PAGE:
Coq au Vin is a classic French dish that translates to “chicken cooked in wine”. It’s braised low and slow with mushrooms, pearl onions and bacon, and becomes falling-off-the-bone tender.
I’m sure you’re familiar with Julia Child, the chef that made this dish famous, and if not do yourself a favor and google her. She was classically French trained, and was basically the first person to teach cooking on camera way before Food Network was even thought of.
Her recipe is what I used (kinda loosely) as inspiration to make my version.
What Wine Should I Use?
According to Julia, the wine you choose to make this is as important as the chicken. She recommends a wine with more than one grape; in other words a blend such as a Chianti, Port or Bordeaux. Apparently, a wine made with just one grape tends to make the dish bitter, and bitter is bad.
I used a red blend of Pinot Noir, Malbec and Petite Sirah by Menage á Trois. I think it was around the $10-$12 range.
A good rule of thumb when it comes to cooking with wine is to never cook with a wine you wouldn’t choose to drink yourself.
This is a good cold weather dish, with hearty mushrooms and pearl onions, and you’ll have leftovers that taste even better the next day. It will fill your house with a delicious aroma of thyme, bay leaf, and bacon. Yes, bacon.
Is Coq au Vin a Complicated Recipe?
It’s long and time consuming, but not difficult. I wanted the experience of making the recipe the way it was written (almost 100%), so I used a whole chicken, but feel free to use chicken pieces instead if you want to make it easier. As a matter of fact, most versions call for chicken pieces. BUT, they must be bone-in and skin-on, lest you’re wasting your sweet, precious time.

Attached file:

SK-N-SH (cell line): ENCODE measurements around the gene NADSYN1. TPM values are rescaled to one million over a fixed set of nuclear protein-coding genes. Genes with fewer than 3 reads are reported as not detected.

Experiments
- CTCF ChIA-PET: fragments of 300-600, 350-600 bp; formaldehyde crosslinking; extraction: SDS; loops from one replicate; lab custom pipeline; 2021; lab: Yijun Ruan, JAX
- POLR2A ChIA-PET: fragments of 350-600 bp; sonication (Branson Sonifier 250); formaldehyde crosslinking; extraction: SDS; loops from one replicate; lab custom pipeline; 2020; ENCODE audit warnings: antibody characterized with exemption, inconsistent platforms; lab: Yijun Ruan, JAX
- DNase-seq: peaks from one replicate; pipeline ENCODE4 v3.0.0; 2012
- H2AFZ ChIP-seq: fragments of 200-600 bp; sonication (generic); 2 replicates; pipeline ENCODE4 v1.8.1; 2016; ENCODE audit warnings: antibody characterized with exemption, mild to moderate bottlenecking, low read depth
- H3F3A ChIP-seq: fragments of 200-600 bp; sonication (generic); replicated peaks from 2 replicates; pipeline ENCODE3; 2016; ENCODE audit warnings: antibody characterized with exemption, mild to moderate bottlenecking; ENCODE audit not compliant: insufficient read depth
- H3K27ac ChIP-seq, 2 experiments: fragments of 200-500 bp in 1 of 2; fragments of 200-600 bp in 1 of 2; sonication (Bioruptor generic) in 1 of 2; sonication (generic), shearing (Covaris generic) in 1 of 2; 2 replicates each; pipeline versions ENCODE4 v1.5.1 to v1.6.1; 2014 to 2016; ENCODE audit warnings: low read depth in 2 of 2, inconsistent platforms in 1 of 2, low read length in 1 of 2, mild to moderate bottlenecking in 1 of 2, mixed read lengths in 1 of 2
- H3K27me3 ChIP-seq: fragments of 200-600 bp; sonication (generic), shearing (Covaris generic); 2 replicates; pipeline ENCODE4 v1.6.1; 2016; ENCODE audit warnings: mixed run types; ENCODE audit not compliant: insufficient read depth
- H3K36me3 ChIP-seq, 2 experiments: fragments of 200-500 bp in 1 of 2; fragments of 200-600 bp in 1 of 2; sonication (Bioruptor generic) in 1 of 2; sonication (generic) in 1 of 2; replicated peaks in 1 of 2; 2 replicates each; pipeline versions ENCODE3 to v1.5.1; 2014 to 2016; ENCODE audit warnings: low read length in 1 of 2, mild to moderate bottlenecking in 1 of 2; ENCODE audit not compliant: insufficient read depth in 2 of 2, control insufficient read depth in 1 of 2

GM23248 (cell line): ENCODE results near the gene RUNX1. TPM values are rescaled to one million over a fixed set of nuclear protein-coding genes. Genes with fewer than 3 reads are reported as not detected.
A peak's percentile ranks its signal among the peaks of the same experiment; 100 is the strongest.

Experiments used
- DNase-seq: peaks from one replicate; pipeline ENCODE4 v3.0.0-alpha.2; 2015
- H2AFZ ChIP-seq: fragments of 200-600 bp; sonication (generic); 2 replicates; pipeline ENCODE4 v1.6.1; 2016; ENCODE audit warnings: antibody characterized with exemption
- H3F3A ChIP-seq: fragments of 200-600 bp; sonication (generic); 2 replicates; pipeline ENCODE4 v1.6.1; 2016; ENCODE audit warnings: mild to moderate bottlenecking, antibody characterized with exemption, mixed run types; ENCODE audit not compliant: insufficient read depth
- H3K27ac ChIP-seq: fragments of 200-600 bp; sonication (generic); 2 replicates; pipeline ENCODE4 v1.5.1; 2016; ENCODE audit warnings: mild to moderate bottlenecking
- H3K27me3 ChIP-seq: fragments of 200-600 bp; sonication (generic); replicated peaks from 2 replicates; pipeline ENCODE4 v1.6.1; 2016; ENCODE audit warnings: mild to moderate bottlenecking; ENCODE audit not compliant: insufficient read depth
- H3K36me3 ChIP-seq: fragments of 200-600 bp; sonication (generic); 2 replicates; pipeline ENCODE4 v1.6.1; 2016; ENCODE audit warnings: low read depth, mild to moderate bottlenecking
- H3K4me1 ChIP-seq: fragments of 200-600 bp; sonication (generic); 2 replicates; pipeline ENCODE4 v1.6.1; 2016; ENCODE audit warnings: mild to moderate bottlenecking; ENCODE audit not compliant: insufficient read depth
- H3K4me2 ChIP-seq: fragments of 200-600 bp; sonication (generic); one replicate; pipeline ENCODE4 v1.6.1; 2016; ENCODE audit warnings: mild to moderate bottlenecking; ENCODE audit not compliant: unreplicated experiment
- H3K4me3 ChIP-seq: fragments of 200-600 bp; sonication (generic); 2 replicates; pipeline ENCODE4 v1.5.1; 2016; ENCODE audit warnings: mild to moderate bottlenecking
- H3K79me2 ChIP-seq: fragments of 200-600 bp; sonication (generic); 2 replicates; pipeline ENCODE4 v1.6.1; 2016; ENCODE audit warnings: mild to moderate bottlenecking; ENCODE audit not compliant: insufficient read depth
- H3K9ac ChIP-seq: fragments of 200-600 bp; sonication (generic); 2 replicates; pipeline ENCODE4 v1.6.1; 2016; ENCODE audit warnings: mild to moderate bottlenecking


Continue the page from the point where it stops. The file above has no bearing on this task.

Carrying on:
I’ll go ahead and prepare you – your chicken (pieces) will turn purple-hued, but it’s to be expected.
Just like red wine stains your furniture, it’s gonna stain the shit out of your chicken.
There are, however, just a couple of little elements of Julia’s version that I decided to preclude – one being the part where she douses the bird with cognac and sets it on fire.
Don’t get me wrong; I wanted to do it! But #1) I didn’t have any cognac, and #2) Why waste good alcohol on a not-so-eternal-flame??
I do have to say that this was, hands down, the most tender chicken I’ve ever made. Because the wine is an acid, it’s a fabulous tenderizer.
I knew this, but I didn’t know the extent to which the tenderness could be. I’ve made many beer-butt chickens, but the chicken has never, ever been this damn tender.
For example, in the photos you see a perfectly intact chicken breast. I was able to literally lift it out of the bones with little to no effort. The drumsticks fell apart when I tried to pull them out of the pan.
The sauce, or “gravy” is made by adding blended flour and butter, or beurre manié, to the liquid in the pan and whisked until thick. This is then poured over the plated chicken, onions and mushrooms and it is divine.
I made and crumbled more bacon to top it with, and I would suggest you do the same because, well, it’s crispy bacon.
What To Serve With Coq au Vin
I made some wild rice and grilled some asparagus and carrots. Other sides you can serve with it –
- Mashed potatoes, and pour some of the sauce from the chicken over both
- Mashed cauliflower or broccoli, for a low carb option
- Couscous and green beans
- French bread (for sopping up all that sauce) and a green salad
- Roasted new potatoes and brussels sprouts – all in one pan
- Smashed sweet potatoes
Get Julia Child’s Mastering the Art of French Cooking and try more French classics.
Here’s your printable –